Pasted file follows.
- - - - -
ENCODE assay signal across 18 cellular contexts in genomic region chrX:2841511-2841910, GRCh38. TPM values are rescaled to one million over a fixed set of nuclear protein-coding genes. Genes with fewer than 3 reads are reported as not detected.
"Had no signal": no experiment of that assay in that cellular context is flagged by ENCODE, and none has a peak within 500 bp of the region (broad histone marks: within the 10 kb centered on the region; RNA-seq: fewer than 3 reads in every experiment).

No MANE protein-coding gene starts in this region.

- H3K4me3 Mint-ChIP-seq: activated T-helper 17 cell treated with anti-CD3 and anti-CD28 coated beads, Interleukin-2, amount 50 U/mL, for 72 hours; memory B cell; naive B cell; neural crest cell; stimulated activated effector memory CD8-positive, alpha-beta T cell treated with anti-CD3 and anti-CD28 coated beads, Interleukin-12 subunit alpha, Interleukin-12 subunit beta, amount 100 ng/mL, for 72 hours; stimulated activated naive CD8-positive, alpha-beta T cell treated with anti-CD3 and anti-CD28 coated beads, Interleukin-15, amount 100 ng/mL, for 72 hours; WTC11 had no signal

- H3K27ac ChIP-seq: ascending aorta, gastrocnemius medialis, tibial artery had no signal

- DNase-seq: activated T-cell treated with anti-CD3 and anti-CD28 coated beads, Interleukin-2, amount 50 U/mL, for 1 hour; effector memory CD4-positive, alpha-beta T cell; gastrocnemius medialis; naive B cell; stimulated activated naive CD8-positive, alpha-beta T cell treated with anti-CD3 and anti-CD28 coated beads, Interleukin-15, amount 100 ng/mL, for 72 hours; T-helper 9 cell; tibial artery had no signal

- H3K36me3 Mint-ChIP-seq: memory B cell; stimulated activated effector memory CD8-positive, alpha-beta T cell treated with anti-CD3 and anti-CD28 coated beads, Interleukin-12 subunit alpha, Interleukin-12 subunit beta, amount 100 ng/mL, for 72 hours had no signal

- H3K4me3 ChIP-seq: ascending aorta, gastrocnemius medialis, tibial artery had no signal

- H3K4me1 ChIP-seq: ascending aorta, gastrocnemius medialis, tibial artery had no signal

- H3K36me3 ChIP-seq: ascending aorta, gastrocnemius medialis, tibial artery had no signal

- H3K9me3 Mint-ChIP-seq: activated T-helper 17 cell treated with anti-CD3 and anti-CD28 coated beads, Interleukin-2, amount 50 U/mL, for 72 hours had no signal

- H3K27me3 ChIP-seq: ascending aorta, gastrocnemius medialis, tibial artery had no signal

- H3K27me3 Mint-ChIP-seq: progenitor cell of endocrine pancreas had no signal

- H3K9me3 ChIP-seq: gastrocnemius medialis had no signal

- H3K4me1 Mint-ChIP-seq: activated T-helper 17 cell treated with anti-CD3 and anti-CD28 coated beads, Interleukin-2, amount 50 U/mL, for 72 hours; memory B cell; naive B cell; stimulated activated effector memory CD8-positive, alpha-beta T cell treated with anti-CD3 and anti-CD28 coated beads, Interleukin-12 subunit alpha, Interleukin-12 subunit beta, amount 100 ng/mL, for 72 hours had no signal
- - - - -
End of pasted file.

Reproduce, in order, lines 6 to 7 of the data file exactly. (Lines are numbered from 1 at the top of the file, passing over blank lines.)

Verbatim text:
- DNase-seq: activated T-cell treated with anti-CD3 and anti-CD28 coated beads, Interleukin-2, amount 50 U/mL, for 1 hour; effector memory CD4-positive, alpha-beta T cell; gastrocnemius medialis; naive B cell; stimulated activated naive CD8-positive, alpha-beta T cell treated with anti-CD3 and anti-CD28 coated beads, Interleukin-15, amount 100 ng/mL, for 72 hours; T-helper 9 cell; tibial artery had no signal

- H3K36me3 Mint-ChIP-seq: memory B cell; stimulated activated effector memory CD8-positive, alpha-beta T cell treated with anti-CD3 and anti-CD28 coated beads, Interleukin-12 subunit alpha, Interleukin-12 subunit beta, amount 100 ng/mL, for 72 hours had no signal